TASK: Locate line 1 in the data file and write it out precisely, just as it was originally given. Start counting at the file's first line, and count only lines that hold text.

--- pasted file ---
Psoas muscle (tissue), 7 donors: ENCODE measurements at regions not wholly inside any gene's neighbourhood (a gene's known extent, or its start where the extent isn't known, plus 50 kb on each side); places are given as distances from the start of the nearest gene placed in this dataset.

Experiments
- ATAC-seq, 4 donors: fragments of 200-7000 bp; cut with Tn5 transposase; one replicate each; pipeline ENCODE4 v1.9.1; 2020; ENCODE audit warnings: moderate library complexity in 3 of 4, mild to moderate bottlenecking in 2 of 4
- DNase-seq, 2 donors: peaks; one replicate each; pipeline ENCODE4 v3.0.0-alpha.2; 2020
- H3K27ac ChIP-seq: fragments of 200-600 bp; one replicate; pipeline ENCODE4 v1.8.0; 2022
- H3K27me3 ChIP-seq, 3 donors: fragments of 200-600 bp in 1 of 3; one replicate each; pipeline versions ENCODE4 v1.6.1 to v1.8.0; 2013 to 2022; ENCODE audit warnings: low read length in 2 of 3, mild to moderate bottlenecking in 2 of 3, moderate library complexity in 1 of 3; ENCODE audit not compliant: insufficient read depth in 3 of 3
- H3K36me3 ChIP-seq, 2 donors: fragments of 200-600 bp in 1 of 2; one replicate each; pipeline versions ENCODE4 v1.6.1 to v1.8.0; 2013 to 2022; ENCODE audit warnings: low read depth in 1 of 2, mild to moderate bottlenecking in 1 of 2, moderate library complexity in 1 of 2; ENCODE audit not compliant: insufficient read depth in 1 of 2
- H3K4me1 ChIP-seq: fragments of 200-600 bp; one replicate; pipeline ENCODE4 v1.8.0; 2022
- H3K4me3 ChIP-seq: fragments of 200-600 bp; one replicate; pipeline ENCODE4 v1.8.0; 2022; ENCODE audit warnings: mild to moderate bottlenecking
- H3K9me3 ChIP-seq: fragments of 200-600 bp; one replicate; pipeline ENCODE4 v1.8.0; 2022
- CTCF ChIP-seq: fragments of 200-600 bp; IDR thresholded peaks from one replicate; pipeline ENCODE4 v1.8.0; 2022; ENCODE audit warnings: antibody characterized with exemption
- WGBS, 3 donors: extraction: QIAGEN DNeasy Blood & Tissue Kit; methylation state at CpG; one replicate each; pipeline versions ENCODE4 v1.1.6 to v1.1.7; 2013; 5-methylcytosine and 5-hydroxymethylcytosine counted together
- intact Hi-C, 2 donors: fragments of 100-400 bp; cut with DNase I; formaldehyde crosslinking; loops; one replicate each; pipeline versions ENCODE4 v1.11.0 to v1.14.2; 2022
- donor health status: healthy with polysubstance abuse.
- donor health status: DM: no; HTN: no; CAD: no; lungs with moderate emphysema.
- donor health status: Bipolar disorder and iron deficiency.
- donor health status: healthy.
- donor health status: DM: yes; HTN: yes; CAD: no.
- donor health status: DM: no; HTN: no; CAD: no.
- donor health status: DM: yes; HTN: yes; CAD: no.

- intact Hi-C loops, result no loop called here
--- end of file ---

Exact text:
Psoas muscle (tissue), 7 donors: ENCODE measurements at regions not wholly inside any gene's neighbourhood (a gene's known extent, or its start where the extent isn't known, plus 50 kb on each side); places are given as distances from the start of the nearest gene placed in this dataset.